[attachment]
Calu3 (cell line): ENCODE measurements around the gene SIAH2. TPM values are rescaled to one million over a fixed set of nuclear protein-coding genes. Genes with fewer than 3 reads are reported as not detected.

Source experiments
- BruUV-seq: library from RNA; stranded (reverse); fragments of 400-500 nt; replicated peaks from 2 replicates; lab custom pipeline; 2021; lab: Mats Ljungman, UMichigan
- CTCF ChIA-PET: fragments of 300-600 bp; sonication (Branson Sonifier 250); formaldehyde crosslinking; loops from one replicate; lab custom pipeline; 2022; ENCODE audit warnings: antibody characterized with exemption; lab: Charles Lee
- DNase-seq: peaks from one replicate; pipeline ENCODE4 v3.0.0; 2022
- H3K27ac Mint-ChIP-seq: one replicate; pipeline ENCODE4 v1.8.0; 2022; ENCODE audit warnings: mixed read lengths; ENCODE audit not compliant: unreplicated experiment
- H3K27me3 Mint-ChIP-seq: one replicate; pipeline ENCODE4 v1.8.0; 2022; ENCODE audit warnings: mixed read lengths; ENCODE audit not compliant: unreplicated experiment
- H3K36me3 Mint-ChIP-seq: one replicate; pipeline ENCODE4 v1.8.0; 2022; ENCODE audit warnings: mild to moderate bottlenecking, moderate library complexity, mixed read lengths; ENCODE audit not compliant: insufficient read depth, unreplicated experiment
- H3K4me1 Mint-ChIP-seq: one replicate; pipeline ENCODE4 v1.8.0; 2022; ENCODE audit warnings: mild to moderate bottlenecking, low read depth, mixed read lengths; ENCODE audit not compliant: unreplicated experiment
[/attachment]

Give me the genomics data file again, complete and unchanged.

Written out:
Calu3 (cell line): ENCODE measurements around the gene SIAH2. TPM values are rescaled to one million over a fixed set of nuclear protein-coding genes. Genes with fewer than 3 reads are reported as not detected.

Source experiments
- BruUV-seq: library from RNA; stranded (reverse); fragments of 400-500 nt; replicated peaks from 2 replicates; lab custom pipeline; 2021; lab: Mats Ljungman, UMichigan
- CTCF ChIA-PET: fragments of 300-600 bp; sonication (Branson Sonifier 250); formaldehyde crosslinking; loops from one replicate; lab custom pipeline; 2022; ENCODE audit warnings: antibody characterized with exemption; lab: Charles Lee
- DNase-seq: peaks from one replicate; pipeline ENCODE4 v3.0.0; 2022
- H3K27ac Mint-ChIP-seq: one replicate; pipeline ENCODE4 v1.8.0; 2022; ENCODE audit warnings: mixed read lengths; ENCODE audit not compliant: unreplicated experiment
- H3K27me3 Mint-ChIP-seq: one replicate; pipeline ENCODE4 v1.8.0; 2022; ENCODE audit warnings: mixed read lengths; ENCODE audit not compliant: unreplicated experiment
- H3K36me3 Mint-ChIP-seq: one replicate; pipeline ENCODE4 v1.8.0; 2022; ENCODE audit warnings: mild to moderate bottlenecking, moderate library complexity, mixed read lengths; ENCODE audit not compliant: insufficient read depth, unreplicated experiment
- H3K4me1 Mint-ChIP-seq: one replicate; pipeline ENCODE4 v1.8.0; 2022; ENCODE audit warnings: mild to moderate bottlenecking, low read depth, mixed read lengths; ENCODE audit not compliant: unreplicated experiment